This article discusses the importance of the Lifetime Financial Planning to one’s personal money management strategy.
Lifetime Financial Planning
Most of us have budgets of some kind and have an idea of where our money goes every month. However, sometimes budgets just don’t work. Why? Because there is usually more than just one person involved in the family budget and personal priorities and outlooks on spending money can vary greatly.
Implement a General Money Management Strategy
Toss in the odd personal life change such as job loss, unexpected pregnancy, illness, or injury, and you can have instant financial chaos. Planning ahead and looking strategically at spending can reduce your stress about the family budget.
You probably know couples who have comparable salaries but have substantially different assets and spending patterns. The difference? If you want to have financial security, you need to have a plan of action. It should be updated every time your circumstances change and every time you look at purchasing a big-ticket item.
Knowing where you are going financially and choosing your course of action will make a big difference in how you can plan for your future and your retirement. Would you take a trip to a new destination without a map? Would you just hop in the car and hope that you get there eventually? Think of your lifetime financial plan as a financial road map, with the ups and downs of life’s financial challenges as detours or freeways, depending on what’s ahead.
Some planning basics require that you find out what your financial goals are. In the next year, where do you want to be, financially? How about five years from now? List your priorities. What is really important to you? For some, it might be a nice home, and their priority would be to allocate top dollar to buying an attractive home in a nice area. For others, cars, recreational property, or entertainment might be most important. There is no right answer, just the right choice for you.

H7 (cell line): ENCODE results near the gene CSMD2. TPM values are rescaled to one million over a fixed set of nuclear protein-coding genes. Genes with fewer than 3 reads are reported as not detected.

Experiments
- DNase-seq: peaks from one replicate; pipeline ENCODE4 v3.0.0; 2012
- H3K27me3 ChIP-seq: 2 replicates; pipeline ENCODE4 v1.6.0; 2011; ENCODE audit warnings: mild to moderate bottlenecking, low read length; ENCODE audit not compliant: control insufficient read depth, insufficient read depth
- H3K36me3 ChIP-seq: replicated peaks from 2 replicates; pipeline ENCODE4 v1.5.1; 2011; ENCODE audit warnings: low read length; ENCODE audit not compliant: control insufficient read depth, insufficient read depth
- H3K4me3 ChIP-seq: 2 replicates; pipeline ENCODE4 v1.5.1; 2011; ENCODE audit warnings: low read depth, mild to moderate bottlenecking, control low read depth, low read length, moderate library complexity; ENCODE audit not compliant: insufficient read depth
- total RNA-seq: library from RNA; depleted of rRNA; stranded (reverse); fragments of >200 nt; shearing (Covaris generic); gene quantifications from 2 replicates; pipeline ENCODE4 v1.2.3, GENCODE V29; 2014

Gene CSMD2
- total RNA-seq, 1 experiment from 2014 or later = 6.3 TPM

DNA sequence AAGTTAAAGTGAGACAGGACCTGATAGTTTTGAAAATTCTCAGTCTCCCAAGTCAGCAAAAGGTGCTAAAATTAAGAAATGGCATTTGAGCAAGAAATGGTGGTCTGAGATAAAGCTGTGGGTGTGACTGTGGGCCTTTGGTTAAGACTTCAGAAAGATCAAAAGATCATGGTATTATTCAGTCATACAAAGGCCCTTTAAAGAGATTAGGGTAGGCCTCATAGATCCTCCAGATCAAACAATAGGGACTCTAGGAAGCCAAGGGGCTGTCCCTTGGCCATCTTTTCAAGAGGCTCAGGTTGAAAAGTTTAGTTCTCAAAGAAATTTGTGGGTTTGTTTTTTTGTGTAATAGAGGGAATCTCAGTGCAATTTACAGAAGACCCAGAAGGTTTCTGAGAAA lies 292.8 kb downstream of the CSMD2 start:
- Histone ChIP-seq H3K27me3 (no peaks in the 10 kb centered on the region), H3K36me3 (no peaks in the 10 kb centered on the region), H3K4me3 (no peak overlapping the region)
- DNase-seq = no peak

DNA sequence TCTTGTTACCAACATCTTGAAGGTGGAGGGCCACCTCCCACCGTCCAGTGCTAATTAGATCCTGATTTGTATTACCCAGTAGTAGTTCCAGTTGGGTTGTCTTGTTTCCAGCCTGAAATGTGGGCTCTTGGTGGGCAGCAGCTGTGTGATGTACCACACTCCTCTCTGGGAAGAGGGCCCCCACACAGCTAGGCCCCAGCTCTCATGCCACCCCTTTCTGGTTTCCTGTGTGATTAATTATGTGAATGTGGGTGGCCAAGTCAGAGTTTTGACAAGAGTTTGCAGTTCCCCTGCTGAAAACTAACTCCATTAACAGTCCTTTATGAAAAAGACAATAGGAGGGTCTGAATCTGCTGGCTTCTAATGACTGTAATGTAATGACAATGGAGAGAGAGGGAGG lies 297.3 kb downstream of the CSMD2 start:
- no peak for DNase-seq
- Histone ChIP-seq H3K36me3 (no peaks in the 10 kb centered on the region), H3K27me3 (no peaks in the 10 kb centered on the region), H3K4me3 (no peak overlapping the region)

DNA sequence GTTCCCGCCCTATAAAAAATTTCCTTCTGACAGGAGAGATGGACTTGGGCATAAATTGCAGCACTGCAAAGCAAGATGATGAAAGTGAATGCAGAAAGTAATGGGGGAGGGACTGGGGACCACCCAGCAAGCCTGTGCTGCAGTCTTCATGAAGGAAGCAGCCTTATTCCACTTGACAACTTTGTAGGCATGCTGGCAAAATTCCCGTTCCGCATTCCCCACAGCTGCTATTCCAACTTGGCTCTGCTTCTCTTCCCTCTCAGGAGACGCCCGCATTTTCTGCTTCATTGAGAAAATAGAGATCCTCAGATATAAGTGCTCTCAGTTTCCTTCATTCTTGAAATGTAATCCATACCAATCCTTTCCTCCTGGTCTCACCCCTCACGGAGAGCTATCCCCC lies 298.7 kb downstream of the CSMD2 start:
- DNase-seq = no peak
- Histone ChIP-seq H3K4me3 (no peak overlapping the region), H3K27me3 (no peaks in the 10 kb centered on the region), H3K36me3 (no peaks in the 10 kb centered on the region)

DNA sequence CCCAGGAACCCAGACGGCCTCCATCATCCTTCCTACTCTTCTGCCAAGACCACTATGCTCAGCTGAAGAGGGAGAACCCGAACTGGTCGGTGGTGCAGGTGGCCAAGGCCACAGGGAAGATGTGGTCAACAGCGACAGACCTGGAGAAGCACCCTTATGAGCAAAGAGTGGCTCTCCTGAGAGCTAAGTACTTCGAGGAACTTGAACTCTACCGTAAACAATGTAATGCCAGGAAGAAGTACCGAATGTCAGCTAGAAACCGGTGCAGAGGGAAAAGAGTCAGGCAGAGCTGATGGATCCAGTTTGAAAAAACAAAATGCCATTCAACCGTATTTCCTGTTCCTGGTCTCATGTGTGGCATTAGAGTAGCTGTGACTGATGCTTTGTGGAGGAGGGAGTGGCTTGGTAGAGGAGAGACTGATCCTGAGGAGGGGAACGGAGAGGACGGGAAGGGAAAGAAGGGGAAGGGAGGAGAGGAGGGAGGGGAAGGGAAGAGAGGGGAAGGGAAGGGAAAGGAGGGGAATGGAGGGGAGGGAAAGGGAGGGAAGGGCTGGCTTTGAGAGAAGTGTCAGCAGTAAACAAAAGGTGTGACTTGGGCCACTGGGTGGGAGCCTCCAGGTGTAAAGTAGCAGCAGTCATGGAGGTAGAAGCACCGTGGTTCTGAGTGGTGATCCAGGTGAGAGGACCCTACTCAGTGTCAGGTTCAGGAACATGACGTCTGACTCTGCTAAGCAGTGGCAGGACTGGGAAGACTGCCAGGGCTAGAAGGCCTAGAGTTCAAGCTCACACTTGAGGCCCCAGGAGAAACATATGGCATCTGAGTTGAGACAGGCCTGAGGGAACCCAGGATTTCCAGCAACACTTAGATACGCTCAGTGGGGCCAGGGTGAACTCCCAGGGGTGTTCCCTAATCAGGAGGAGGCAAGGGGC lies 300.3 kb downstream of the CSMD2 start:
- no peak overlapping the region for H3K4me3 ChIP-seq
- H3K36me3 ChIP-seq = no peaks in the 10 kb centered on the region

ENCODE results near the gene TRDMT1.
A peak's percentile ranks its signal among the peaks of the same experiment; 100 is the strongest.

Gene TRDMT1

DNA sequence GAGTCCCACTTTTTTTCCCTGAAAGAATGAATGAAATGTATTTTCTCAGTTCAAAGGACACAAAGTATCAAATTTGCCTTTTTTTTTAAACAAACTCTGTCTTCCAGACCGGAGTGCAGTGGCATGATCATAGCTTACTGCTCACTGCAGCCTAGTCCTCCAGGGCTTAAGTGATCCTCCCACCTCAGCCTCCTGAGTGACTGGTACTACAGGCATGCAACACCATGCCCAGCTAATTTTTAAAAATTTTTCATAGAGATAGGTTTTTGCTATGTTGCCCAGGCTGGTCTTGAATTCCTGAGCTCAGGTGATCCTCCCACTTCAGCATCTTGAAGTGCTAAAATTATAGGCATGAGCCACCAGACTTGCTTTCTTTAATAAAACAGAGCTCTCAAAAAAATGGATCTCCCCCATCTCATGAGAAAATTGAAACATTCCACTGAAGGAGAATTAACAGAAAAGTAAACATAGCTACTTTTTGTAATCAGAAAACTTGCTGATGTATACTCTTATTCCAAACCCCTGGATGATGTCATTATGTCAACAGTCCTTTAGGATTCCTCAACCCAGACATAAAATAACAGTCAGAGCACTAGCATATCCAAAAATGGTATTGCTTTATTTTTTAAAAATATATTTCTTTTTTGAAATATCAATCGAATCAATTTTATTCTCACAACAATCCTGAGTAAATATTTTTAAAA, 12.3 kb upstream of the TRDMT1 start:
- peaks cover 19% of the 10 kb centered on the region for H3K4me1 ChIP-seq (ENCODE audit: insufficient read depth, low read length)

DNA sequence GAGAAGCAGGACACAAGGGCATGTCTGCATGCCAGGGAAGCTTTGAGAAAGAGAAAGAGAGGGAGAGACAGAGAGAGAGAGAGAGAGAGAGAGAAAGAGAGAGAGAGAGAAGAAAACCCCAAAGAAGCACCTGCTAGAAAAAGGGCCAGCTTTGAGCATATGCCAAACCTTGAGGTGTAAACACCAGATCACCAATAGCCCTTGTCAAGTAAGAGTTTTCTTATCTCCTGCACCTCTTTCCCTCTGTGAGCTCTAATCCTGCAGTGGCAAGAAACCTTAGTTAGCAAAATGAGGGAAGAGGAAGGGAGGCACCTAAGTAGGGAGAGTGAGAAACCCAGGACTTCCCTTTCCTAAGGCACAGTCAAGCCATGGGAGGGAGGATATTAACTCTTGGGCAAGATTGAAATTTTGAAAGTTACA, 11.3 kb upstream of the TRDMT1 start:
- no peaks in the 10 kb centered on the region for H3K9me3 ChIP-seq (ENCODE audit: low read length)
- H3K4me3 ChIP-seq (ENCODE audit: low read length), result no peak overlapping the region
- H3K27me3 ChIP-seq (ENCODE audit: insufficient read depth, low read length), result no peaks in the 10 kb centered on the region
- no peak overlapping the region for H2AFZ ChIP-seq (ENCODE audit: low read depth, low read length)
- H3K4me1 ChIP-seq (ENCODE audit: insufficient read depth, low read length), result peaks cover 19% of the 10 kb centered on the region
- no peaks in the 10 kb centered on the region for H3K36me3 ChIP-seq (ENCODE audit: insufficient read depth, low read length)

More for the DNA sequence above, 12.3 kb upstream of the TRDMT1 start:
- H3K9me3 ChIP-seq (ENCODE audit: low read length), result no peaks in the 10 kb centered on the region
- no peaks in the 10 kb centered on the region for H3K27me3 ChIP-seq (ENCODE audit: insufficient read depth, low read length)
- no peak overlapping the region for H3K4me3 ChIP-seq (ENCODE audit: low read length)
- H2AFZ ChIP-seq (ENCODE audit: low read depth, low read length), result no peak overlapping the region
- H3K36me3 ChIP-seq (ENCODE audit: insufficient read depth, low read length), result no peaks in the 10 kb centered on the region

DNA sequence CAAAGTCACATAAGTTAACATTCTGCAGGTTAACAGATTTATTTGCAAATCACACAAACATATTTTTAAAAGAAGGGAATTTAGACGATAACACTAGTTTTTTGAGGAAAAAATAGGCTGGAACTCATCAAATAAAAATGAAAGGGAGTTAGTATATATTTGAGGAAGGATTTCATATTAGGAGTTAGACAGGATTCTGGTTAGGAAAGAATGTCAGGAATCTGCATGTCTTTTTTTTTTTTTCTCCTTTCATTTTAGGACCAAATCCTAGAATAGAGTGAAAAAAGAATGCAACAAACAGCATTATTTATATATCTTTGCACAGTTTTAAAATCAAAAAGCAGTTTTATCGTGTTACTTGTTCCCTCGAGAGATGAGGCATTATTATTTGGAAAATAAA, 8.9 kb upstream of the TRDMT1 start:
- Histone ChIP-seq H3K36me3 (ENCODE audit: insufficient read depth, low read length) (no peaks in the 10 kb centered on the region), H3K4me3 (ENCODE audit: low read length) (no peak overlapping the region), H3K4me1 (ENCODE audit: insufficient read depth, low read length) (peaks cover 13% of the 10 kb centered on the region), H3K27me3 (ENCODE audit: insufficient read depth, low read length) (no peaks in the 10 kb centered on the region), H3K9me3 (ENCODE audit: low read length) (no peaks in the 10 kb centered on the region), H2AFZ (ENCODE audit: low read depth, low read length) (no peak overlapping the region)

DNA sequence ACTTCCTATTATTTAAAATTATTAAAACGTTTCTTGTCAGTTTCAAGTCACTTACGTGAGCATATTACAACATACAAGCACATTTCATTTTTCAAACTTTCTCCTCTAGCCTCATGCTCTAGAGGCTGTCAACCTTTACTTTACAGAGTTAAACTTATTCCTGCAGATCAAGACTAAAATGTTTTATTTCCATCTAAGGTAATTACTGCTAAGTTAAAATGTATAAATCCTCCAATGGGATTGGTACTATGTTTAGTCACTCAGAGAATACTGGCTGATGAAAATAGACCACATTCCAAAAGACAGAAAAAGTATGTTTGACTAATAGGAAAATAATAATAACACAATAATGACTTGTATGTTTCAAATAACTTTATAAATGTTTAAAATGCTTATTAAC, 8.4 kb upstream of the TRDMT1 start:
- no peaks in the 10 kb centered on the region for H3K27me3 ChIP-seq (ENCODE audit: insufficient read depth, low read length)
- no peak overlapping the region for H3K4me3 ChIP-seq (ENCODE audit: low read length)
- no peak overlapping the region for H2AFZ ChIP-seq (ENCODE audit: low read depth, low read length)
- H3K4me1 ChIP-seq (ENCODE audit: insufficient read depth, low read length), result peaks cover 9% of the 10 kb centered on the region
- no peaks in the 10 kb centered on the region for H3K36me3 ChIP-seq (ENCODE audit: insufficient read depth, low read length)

This is the time to sit down with your partner and discover your financial direction and priorities together. You can’t do it alone. Unless couples work together to establish financial priorities, relationships can suffer. How many people have argued about joint chequing accounts, or purchases where both weren’t involved in the spending decision? How about budget sabotage? Do these issues sound familiar?
Always Plan Finances in Advance
List your priorities and how much money you will need. Understand your income, not what you’d like to make or your gross income, but your after-tax paycheque. Look at your assets and debts, how can you work with these creatively? Need advice? There are many reputable financial planners, debt counseling agencies, bank officers, who will help you develop your personal lifetime financial plan.